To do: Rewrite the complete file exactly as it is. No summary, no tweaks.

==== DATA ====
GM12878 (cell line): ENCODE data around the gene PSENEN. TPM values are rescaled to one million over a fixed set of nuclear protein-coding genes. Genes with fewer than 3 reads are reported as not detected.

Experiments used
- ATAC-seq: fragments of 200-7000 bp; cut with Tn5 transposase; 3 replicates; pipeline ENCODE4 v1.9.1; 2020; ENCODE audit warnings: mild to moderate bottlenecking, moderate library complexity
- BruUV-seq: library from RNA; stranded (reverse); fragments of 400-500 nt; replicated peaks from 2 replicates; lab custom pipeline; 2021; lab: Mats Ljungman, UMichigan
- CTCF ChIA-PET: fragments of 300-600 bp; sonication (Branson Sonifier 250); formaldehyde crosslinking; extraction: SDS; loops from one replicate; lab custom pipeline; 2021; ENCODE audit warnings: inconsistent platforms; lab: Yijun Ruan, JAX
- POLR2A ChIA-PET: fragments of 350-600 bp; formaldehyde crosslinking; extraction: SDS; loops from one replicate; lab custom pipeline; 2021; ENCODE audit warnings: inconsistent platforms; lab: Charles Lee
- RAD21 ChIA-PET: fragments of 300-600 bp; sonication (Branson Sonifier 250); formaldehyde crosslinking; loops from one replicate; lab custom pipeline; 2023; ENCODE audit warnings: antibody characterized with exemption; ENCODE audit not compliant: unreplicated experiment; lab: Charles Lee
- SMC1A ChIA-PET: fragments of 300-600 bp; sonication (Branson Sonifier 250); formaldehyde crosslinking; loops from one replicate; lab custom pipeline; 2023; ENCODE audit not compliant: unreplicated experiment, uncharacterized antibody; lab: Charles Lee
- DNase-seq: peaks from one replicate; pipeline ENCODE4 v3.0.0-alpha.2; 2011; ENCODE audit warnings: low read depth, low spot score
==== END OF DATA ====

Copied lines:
GM12878 (cell line): ENCODE data around the gene PSENEN. TPM values are rescaled to one million over a fixed set of nuclear protein-coding genes. Genes with fewer than 3 reads are reported as not detected.

Experiments used
- ATAC-seq: fragments of 200-7000 bp; cut with Tn5 transposase; 3 replicates; pipeline ENCODE4 v1.9.1; 2020; ENCODE audit warnings: mild to moderate bottlenecking, moderate library complexity
- BruUV-seq: library from RNA; stranded (reverse); fragments of 400-500 nt; replicated peaks from 2 replicates; lab custom pipeline; 2021; lab: Mats Ljungman, UMichigan
- CTCF ChIA-PET: fragments of 300-600 bp; sonication (Branson Sonifier 250); formaldehyde crosslinking; extraction: SDS; loops from one replicate; lab custom pipeline; 2021; ENCODE audit warnings: inconsistent platforms; lab: Yijun Ruan, JAX
- POLR2A ChIA-PET: fragments of 350-600 bp; formaldehyde crosslinking; extraction: SDS; loops from one replicate; lab custom pipeline; 2021; ENCODE audit warnings: inconsistent platforms; lab: Charles Lee
- RAD21 ChIA-PET: fragments of 300-600 bp; sonication (Branson Sonifier 250); formaldehyde crosslinking; loops from one replicate; lab custom pipeline; 2023; ENCODE audit warnings: antibody characterized with exemption; ENCODE audit not compliant: unreplicated experiment; lab: Charles Lee
- SMC1A ChIA-PET: fragments of 300-600 bp; sonication (Branson Sonifier 250); formaldehyde crosslinking; loops from one replicate; lab custom pipeline; 2023; ENCODE audit not compliant: unreplicated experiment, uncharacterized antibody; lab: Charles Lee
- DNase-seq: peaks from one replicate; pipeline ENCODE4 v3.0.0-alpha.2; 2011; ENCODE audit warnings: low read depth, low spot score